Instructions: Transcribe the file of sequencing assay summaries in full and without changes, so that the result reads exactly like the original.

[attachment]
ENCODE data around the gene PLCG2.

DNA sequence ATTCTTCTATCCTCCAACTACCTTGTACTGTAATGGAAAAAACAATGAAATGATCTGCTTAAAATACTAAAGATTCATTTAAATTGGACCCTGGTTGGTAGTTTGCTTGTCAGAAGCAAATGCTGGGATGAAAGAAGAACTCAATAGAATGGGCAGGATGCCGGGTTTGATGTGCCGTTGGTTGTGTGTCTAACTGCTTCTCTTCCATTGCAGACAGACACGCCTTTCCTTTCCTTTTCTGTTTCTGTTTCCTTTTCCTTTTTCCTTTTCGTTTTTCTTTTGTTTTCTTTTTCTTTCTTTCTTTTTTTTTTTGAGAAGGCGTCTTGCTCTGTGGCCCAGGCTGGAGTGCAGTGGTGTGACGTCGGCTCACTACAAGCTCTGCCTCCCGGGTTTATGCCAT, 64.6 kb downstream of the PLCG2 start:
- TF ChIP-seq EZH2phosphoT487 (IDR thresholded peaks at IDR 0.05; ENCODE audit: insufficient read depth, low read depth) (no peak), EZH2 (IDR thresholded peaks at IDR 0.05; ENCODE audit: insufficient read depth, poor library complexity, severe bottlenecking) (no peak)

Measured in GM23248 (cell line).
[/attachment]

ENCODE data around the gene PLCG2.

DNA sequence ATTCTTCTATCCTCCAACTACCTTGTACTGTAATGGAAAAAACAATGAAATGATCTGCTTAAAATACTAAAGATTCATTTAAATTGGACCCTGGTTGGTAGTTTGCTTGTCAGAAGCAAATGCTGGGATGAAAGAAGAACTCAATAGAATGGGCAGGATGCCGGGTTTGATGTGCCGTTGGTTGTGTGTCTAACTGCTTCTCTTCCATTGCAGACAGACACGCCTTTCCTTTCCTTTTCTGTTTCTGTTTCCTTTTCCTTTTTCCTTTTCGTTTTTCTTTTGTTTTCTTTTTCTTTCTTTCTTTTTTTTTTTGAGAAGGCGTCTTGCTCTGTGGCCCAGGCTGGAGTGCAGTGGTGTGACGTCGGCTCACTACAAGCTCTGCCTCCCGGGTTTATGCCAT, 64.6 kb downstream of the PLCG2 start:
- TF ChIP-seq EZH2phosphoT487 (IDR thresholded peaks at IDR 0.05; ENCODE audit: insufficient read depth, low read depth) (no peak), EZH2 (IDR thresholded peaks at IDR 0.05; ENCODE audit: insufficient read depth, poor library complexity, severe bottlenecking) (no peak)

Measured in GM23248 (cell line).